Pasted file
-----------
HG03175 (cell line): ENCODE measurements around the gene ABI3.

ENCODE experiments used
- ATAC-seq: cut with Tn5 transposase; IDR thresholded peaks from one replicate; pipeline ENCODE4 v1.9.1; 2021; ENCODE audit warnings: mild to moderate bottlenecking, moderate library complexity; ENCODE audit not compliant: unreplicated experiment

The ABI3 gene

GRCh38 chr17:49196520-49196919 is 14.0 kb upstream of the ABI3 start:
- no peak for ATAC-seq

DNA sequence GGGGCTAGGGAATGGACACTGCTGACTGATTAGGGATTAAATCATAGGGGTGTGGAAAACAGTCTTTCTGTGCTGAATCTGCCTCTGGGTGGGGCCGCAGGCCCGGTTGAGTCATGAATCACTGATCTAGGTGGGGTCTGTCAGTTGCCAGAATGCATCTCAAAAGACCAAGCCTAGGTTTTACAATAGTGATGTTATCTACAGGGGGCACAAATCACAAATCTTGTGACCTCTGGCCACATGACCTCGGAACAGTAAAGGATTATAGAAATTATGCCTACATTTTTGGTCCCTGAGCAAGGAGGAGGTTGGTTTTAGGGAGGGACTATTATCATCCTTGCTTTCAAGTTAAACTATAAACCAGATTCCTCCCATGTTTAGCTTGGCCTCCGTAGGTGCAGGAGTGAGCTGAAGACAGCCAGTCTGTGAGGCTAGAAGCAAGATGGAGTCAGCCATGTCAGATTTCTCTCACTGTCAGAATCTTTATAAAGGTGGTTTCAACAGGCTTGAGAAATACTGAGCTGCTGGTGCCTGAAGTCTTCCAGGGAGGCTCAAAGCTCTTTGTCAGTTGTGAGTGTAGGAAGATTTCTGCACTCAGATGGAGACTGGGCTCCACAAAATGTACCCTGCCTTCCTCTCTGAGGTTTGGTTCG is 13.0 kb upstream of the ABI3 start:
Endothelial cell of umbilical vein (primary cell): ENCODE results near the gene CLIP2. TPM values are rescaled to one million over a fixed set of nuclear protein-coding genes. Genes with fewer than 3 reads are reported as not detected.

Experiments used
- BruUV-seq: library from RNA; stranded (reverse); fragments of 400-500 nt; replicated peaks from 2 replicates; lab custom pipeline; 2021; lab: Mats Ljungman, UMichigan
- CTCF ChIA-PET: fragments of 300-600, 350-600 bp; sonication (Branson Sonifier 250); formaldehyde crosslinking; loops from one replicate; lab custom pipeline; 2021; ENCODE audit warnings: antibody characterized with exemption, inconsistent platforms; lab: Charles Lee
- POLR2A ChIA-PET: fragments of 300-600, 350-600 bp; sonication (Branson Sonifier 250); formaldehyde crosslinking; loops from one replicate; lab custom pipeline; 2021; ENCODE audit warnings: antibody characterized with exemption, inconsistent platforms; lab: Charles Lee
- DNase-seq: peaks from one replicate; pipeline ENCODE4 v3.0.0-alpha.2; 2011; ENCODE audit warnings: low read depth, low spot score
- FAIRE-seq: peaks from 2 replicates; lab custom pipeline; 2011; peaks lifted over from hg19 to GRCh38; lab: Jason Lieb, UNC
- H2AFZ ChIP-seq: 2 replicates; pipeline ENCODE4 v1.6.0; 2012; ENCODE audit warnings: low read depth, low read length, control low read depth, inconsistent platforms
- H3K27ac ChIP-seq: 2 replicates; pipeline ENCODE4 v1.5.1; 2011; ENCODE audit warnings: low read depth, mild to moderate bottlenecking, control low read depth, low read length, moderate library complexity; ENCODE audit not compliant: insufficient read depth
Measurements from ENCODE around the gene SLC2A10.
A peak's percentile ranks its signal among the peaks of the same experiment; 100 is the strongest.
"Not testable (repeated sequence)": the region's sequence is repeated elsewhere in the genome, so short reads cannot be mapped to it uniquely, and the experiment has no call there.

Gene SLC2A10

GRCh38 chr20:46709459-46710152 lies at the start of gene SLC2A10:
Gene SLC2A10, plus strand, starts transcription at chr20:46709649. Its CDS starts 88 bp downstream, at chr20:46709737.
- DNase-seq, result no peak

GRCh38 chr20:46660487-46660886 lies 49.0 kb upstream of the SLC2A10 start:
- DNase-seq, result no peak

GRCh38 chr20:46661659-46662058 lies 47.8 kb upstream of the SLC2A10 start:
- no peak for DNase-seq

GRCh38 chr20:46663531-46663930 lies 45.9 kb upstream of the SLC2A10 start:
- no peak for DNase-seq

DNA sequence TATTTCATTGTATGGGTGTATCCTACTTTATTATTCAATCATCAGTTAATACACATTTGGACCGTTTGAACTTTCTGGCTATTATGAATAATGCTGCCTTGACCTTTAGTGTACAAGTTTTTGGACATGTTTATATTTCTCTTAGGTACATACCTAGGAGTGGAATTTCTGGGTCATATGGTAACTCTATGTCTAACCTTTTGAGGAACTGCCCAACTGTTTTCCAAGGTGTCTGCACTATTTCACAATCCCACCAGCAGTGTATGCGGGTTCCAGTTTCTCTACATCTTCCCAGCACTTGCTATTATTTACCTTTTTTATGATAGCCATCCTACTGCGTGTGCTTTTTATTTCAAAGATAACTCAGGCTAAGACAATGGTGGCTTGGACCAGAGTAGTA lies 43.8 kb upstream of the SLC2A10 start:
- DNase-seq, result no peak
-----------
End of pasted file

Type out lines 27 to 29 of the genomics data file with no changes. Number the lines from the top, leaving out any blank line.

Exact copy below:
- no peak for DNase-seq

GRCh38 chr20:46663531-46663930 lies 45.9 kb upstream of the SLC2A10 start:
- no peak for DNase-seq